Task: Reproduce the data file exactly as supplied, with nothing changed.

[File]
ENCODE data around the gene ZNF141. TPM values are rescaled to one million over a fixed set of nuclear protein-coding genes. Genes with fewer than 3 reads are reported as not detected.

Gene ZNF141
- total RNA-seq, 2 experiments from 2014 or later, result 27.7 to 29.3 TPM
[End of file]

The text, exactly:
ENCODE data around the gene ZNF141. TPM values are rescaled to one million over a fixed set of nuclear protein-coding genes. Genes with fewer than 3 reads are reported as not detected.

Gene ZNF141
- total RNA-seq, 2 experiments from 2014 or later, result 27.7 to 29.3 TPM